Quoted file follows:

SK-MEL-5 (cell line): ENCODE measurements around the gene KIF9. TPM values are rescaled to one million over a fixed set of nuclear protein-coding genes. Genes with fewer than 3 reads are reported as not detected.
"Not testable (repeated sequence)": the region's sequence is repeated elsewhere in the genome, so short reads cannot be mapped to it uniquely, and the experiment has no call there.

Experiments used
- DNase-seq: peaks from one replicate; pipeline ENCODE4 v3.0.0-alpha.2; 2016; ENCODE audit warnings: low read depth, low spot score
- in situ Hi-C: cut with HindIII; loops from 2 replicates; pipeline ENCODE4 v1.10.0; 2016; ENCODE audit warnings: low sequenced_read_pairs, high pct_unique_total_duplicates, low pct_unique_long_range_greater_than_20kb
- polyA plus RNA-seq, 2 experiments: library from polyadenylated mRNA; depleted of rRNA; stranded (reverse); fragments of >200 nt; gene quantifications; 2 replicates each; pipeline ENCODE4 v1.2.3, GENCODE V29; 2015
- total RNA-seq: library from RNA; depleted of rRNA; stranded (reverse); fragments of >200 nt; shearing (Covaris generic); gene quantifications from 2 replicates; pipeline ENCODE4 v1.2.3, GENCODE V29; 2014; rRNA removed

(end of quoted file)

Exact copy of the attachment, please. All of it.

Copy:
SK-MEL-5 (cell line): ENCODE measurements around the gene KIF9. TPM values are rescaled to one million over a fixed set of nuclear protein-coding genes. Genes with fewer than 3 reads are reported as not detected.
"Not testable (repeated sequence)": the region's sequence is repeated elsewhere in the genome, so short reads cannot be mapped to it uniquely, and the experiment has no call there.

Experiments used
- DNase-seq: peaks from one replicate; pipeline ENCODE4 v3.0.0-alpha.2; 2016; ENCODE audit warnings: low read depth, low spot score
- in situ Hi-C: cut with HindIII; loops from 2 replicates; pipeline ENCODE4 v1.10.0; 2016; ENCODE audit warnings: low sequenced_read_pairs, high pct_unique_total_duplicates, low pct_unique_long_range_greater_than_20kb
- polyA plus RNA-seq, 2 experiments: library from polyadenylated mRNA; depleted of rRNA; stranded (reverse); fragments of >200 nt; gene quantifications; 2 replicates each; pipeline ENCODE4 v1.2.3, GENCODE V29; 2015
- total RNA-seq: library from RNA; depleted of rRNA; stranded (reverse); fragments of >200 nt; shearing (Covaris generic); gene quantifications from 2 replicates; pipeline ENCODE4 v1.2.3, GENCODE V29; 2014; rRNA removed